I usually find Margo Maguire to be a steady and reliable writer, though it’s been a couple of years since I read her. However, I found Wild, which read like a cross between Tarzan and Pygmalion, to be a disappointment.
Anthony Maddox is the long-lost Earl of Sutton – lost when his slimy cousin pushed him overboard into a raging river while they were on a safari in Africa. His father, the Earl of Sutton, remained in Africa looking for Anthony for months, only to finally give up and return to England to die of grief. Meanwhile, Anthony grew up in Africa. Twenty-two years have passed and Anthony is now forcibly moved to England by reward-seekers and deposited at his ecstatic grandmother’s estate. However, he is a bit wild and needs some civilizing before he can appear before the committee which will decide if he truly is the earl. Anthony needs a tutor!
Enter Grace Hawthorne, young companion to the dowager countess, who is charged to bring Anthony up to snuff in secret, for Lady Sutton doesn’t want word of her grandson’s presence to get out until he can be presented. Grace and an old family retainer are the only ones she trusts. Of course, this puts Grace and Anthony in many compromising positions and both are soon head over heels in lust.
And this is one of my problems with the book. The lust-think is rampant (though it’s not the only thing that’s rampant), to the detriment of other aspects of the story. I would have liked to have learned more about how Anthony survived on his own for all those years and seen more of the civilizing lessons. As it is, the details of Anthony’s time in Africa are sparse and hazy and the lessons consist mostly of Grace handing down pronouncements of “that is not proper behavior.” Grace doesn’t cut him much slack for having been away from “civilization” for 22 years, but on the other hand, Anthony was 11 years old when he was lost, not three, so he shouldn’t have forgotten everything, one would think.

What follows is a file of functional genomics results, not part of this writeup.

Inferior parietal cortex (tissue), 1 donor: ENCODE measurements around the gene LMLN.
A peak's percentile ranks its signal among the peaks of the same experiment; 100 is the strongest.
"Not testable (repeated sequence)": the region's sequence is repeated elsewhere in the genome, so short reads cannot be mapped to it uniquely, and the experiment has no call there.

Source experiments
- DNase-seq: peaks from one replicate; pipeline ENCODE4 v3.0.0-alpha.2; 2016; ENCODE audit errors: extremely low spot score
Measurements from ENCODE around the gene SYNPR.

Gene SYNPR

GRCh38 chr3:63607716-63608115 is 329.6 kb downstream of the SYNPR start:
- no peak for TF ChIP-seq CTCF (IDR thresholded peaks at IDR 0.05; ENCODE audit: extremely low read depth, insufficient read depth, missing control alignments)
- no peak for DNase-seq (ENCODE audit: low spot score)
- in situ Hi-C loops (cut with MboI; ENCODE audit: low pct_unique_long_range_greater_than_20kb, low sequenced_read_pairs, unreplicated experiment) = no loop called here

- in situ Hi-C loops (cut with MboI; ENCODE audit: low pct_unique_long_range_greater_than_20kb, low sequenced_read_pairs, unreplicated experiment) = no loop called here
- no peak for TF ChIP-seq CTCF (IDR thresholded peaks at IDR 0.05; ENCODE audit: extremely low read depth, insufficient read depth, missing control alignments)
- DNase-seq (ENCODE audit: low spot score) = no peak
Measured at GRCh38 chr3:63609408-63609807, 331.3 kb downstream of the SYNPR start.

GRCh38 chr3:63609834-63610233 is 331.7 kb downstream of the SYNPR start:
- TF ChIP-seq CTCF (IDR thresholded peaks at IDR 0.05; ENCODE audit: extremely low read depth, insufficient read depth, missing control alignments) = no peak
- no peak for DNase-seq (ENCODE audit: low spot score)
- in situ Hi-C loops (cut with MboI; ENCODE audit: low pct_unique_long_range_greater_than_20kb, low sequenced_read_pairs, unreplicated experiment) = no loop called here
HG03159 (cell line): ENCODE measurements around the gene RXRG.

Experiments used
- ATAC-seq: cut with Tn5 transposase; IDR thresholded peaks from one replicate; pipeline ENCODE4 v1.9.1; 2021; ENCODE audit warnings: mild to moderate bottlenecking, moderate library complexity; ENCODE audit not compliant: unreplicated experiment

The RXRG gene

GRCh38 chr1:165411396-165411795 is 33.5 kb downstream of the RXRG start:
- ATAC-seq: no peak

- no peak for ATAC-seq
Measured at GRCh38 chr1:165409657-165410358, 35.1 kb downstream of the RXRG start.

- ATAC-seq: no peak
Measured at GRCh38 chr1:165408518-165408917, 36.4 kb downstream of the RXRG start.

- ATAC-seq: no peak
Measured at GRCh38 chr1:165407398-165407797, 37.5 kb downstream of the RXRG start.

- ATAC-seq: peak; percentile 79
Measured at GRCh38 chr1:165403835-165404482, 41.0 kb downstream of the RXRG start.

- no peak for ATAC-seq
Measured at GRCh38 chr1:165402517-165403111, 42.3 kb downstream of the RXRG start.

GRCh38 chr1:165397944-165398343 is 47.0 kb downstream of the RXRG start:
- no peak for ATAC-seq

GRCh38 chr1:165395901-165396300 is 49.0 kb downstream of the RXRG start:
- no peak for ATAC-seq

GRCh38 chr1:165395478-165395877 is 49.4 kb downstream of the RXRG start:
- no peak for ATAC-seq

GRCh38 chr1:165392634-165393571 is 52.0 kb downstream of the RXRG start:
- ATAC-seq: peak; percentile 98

There were some affecting scenes with Anthony reuniting with childhood friends and learning that his father hadn’t abandoned him as he’d always thought, but Grace was a problem throughout, haughty and disdainful of the “savage” for far too long. Her approach-avoidance dance with Anthony was annoying, but then Anthony, who is determined to have Grace even though he fully intends to return to the Congo (and his tree house) after he’s killed his cousin, doesn’t win any prizes for great hero material either.
I am hoping that this book is just a hitch in Maguire’s writing, but adding my grade for Wild with her last two books (which received grades of C- and D+ here at AAR after a string of B’s), I’m concerned.